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dc.contributor.authorStrovel, E.T.
dc.contributor.authorCowan, T.M.
dc.contributor.authorScott, A.I.
dc.date.accessioned2019-10-08T19:43:55Z
dc.date.available2019-10-08T19:43:55Z
dc.date.issued2017
dc.identifier.urihttps://www.scopus.com/inward/record.uri?eid=2-s2.0-85030763782&doi=10.1038%2fgim.2017.84&partnerID=40&md5=b8c57586dae99bd6f46aea691b05db37
dc.identifier.urihttp://hdl.handle.net/10713/11154
dc.description.abstractDisclaimer: These ACMG Standards and Guidelines are intended as an educational resource for clinical laboratory geneticists to help them provide quality clinical laboratory genetic services. Adherence to these Standards and Guidelines is voluntary and does not necessarily assure a successful medical outcome. These Standards and Guidelines should not be considered inclusive of all proper procedures and tests or exclusive of others that are reasonably directed to obtaining the same results. In determining the propriety of any specific procedure or test, clinical laboratory geneticists should apply their professional judgment to the specific circumstances presented by the patient or specimen. Clinical laboratory scientists and geneticists are encouraged to document in the patient's record the rationale for the use of a particular procedure or test, whether or not it is in conformance with these Standards and Guidelines. They also are advised to take notice of the date any particular guideline was adopted, and to consider other relevant medical and scientific information that becomes available after that date. It also would be prudent to consider whether intellectual property interests may restrict the performance of certain tests and other procedures.Biotinidase deficiency is an autosomal recessively inherited disorder of biotin recycling that is associated with neurologic and cutaneous consequences if untreated. Fortunately, the clinical features of the disorder can be ameliorated or prevented by administering pharmacological doses of the vitamin biotin. Newborn screening and confirmatory diagnosis of biotinidase deficiency encompasses both enzymatic and molecular testing approaches. These guidelines were developed to define and standardize laboratory procedures for enzymatic biotinidase testing, to delineate situations for which follow-up molecular testing is warranted, and to characterize variables that can influence test performance and interpretation of results.en_US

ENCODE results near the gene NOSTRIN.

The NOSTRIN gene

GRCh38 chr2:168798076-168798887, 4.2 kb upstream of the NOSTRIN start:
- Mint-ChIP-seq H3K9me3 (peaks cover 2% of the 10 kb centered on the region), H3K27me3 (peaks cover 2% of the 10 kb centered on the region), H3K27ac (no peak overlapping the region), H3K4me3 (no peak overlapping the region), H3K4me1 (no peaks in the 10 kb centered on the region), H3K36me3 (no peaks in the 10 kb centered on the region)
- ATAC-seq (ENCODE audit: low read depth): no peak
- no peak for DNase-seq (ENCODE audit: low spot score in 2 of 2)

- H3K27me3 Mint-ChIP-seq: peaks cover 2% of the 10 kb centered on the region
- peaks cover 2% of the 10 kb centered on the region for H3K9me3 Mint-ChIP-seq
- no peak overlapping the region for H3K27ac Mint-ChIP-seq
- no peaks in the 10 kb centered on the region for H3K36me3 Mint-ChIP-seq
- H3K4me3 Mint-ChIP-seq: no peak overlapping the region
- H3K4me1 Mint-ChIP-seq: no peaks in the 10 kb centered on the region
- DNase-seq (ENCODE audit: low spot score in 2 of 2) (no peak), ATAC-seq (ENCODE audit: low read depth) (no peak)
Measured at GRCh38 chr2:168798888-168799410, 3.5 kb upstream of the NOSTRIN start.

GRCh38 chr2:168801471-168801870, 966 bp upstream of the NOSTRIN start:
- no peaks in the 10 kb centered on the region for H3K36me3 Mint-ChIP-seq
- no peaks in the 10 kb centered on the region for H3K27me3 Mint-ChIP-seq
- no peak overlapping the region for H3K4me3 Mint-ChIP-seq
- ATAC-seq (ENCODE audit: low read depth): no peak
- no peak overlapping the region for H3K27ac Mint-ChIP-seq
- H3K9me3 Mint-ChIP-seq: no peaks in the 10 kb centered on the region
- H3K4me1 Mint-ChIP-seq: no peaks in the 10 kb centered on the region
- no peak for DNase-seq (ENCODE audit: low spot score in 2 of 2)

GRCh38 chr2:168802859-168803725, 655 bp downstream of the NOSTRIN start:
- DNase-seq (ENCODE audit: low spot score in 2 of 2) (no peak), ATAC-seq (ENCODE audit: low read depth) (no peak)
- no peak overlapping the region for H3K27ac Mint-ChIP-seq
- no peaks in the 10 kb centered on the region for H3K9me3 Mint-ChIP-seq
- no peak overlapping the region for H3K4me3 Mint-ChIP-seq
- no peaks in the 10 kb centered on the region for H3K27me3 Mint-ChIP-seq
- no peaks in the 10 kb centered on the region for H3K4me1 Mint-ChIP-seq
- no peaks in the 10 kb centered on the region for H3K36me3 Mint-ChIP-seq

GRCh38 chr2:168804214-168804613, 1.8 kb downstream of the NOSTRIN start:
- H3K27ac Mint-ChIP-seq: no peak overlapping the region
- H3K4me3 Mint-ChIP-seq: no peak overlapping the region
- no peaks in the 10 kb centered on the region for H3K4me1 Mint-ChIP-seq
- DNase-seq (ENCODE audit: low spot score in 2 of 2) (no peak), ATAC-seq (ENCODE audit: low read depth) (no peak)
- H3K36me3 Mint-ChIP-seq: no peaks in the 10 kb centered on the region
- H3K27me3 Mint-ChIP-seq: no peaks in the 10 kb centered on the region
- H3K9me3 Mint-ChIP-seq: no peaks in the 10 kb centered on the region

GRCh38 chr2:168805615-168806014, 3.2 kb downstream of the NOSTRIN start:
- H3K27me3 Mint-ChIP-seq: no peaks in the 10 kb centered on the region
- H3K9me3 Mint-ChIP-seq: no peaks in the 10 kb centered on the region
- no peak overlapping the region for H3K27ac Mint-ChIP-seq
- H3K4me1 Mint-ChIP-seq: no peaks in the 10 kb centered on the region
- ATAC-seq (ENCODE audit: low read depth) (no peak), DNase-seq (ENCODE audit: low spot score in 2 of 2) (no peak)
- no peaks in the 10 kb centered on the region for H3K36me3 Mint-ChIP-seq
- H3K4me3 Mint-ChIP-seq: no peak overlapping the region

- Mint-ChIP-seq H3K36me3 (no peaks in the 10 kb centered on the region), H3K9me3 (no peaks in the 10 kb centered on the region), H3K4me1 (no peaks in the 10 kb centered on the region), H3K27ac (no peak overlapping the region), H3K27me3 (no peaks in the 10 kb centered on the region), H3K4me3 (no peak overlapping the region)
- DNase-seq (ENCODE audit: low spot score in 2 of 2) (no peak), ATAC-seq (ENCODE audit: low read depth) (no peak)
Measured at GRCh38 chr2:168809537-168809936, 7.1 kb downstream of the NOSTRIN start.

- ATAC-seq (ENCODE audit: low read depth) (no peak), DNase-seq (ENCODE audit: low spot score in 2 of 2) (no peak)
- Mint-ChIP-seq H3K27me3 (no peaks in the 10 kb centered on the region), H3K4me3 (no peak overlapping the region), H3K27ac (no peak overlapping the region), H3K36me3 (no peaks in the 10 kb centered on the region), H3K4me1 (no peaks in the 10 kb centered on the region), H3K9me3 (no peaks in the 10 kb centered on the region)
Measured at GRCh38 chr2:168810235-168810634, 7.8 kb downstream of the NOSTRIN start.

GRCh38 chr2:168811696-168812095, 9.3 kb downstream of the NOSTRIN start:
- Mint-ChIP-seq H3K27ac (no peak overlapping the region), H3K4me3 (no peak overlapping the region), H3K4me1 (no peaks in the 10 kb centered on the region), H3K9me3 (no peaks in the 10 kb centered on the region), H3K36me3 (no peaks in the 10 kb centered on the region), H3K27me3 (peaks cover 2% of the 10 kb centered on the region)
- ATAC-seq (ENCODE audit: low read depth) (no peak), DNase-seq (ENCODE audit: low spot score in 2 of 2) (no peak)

dc.description.sponsorshipThis work is supported in part by the Safra Research Fund.en_US
dc.description.urihttps://doi.org/10.1038/gim.2017.84en_US
dc.language.isoen_USen_US
dc.publisherNature Publishing Groupen_US
dc.relation.ispartofGenetics in Medicine
dc.subjectbiotinidase deficiencyen_US
dc.subjectclinical genetic testingen_US
dc.subjectmultiple carboxylase deficiencyen_US
dc.subjectnewborn screeningen_US
dc.subjecttechnical standards and guidelinesen_US
dc.titleLaboratory diagnosis of biotinidase deficiency, 2017 update: A technical standard and guideline of the American College of Medical Genetics and Genomicsen_US
dc.typeArticleen_US
dc.identifier.doi10.1038/gim.2017.84
dc.identifier.pmid28682309


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